Mastering the counting sequence, i.e. rote counting
Use a calendar to which you can add a date every day. Every morning, during circle time, look at yesterday’s date and day: “Yesterday was Tuesday, March 18.” Then ask the children “What is the date today? What comes after 18?” “How do you write it?” “How did you figure it out?” They may not be able to name nineteen, but they will know that it is written 19. You may have a child write it on the board before posting the number on the calendar.
Make a game of counting forward from 1 to today’s date then backward: blast off like rockets to start the day!
Put the children’s birthdays and special holidays on the calendar. Count how many more days until their birthday or a holiday arrives
Associating a numeral with the number of objects in a collection
Classification and Recognising/Making Patterns
Things that Belong Together
Grouping with two attributes
Find a situation in which you can classify things according to 2 attributes: the thing can have one or the other or both. To make the sets visual, place their answers in two overlapping circles, (a Venn diagram presentation of sets). Then count which circle/category has the most, the least, etc.
For example, combine literacy with numeracy by grouping the children’s names according to the presences of either one of two letter or both. Use other natural classroom situation with the objective.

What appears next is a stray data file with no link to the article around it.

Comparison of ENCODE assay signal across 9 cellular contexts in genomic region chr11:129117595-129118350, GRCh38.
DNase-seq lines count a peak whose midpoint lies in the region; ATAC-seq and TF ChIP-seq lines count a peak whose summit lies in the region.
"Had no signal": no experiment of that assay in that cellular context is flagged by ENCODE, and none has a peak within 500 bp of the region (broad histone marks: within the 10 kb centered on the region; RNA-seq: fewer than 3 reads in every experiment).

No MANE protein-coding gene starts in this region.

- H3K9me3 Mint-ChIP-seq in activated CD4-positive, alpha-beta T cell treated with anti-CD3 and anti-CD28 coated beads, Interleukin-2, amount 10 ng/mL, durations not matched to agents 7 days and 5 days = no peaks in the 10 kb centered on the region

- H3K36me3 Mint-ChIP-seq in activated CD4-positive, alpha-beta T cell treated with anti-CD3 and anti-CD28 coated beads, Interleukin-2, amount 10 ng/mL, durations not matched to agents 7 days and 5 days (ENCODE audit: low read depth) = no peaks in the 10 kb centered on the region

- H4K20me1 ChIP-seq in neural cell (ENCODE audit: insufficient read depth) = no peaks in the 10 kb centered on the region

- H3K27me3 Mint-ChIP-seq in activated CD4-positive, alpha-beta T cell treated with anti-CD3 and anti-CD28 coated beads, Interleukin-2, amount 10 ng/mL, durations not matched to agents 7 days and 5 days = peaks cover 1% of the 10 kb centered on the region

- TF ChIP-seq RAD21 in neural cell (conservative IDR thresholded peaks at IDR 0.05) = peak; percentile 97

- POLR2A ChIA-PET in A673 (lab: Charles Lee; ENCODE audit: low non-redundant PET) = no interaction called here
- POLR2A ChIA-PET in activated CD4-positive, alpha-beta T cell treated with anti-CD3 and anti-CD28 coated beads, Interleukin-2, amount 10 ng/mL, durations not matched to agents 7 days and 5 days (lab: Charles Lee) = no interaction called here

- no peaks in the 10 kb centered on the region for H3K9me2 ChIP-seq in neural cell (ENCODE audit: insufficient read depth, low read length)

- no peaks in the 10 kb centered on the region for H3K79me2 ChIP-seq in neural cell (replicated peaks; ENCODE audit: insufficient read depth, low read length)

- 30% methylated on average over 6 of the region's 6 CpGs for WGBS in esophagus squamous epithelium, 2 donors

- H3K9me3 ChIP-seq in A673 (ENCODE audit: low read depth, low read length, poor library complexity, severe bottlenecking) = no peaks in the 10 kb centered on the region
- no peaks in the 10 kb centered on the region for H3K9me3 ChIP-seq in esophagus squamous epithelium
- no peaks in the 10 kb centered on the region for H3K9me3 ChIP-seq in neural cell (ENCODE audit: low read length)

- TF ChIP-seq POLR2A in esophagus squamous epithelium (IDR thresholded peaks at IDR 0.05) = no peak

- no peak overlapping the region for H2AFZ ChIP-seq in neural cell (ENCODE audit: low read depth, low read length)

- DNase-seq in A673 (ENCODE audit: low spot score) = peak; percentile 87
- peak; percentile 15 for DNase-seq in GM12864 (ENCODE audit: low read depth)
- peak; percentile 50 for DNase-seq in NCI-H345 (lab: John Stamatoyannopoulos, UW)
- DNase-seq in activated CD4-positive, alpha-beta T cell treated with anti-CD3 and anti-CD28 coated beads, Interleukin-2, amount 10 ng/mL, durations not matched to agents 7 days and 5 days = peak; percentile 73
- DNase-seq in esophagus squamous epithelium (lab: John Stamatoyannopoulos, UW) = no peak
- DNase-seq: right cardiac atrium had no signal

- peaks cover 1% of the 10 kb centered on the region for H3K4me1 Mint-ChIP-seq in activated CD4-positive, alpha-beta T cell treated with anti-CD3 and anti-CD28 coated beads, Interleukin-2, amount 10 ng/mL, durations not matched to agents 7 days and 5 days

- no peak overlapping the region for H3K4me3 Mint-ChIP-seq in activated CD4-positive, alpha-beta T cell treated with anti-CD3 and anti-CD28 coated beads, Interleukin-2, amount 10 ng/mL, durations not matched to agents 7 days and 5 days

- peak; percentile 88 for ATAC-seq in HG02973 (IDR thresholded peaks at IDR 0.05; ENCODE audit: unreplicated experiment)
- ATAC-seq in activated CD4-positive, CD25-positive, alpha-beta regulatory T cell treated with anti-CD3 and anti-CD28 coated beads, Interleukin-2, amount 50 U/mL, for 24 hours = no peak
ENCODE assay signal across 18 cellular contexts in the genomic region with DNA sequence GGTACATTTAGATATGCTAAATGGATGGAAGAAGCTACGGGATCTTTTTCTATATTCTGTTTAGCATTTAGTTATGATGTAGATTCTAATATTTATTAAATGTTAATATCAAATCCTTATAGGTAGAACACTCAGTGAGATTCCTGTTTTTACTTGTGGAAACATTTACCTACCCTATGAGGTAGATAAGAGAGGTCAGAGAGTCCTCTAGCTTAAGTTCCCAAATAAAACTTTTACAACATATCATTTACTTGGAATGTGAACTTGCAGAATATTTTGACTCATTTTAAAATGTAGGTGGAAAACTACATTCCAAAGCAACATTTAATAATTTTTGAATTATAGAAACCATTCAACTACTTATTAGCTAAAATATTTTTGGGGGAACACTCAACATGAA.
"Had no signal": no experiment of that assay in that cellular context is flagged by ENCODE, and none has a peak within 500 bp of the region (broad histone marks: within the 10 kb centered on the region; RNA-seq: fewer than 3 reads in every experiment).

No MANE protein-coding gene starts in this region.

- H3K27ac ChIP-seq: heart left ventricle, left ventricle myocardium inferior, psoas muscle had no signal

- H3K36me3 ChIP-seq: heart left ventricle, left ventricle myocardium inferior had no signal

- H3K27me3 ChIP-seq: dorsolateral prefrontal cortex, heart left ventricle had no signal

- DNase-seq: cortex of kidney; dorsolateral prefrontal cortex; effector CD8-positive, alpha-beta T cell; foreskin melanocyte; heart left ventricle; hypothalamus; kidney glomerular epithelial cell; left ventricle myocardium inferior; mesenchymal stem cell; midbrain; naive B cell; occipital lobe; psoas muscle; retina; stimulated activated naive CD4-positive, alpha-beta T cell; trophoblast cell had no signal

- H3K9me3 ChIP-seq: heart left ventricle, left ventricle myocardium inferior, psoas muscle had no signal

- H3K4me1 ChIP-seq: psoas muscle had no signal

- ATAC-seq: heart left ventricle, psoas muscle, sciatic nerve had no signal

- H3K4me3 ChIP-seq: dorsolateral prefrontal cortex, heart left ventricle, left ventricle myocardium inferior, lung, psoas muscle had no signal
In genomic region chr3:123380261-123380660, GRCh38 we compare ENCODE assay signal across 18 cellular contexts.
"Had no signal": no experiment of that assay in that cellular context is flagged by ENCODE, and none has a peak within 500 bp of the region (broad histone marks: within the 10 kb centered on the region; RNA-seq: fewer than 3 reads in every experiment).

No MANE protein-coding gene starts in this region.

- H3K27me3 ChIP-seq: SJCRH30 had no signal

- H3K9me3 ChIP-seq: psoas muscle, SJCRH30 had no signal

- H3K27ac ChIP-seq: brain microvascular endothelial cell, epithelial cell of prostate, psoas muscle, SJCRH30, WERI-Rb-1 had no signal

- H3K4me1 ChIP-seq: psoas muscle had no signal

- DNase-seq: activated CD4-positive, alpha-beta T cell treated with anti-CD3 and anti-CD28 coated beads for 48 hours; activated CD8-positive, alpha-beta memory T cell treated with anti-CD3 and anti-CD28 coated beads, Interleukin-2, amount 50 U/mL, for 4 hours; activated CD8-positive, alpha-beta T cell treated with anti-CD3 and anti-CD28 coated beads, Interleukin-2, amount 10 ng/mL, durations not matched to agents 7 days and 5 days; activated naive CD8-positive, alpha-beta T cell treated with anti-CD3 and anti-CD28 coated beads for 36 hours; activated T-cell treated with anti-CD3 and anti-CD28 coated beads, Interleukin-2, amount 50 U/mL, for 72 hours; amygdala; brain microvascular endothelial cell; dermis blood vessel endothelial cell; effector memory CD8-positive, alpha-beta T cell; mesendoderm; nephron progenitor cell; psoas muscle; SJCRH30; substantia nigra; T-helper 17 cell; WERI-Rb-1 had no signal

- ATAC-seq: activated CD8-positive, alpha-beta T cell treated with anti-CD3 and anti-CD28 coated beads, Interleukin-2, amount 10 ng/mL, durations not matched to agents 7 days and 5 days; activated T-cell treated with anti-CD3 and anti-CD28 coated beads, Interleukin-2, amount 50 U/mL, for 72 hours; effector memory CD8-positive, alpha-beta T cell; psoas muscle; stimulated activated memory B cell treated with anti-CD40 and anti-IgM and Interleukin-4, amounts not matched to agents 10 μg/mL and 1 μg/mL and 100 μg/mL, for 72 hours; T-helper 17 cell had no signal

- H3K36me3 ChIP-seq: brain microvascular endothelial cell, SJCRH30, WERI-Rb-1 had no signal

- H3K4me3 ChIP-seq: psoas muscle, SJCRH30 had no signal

Calendar Patterns (and Counting)
Vary the look of your calendar according to the month: apples, pumpkins, snowflakes, etc. Use different colours or images to create patterns on the calendar, for example, in September use yellow, red and green apples. Introduce the pattern, for example, red-yellow-green. Every day, ask a new child to determine the next in the series and to either write or find the date. Use these occasions to observe whether the child can follow from left to right and from up to down on the calendar.
Making Simple Patterns
Provide materials to create simple patterns and a few examples to start with. Ask the children to reproduce the patterns. Then ask them to create their own. When the activity is finished, they explain their pattern by pointing to and describing each part of the pattern, e.g. 2 red, 2 blue 1 green, etc.
Examples of fun manipulatives to use:
- pipe cleaners and beads, buttons
-playdough holding 3-4 spaghetti sticks on which beads are threaded
- coloured pasta on play dough strips
- letters in upper and lower case
- shapes in a variety of colours.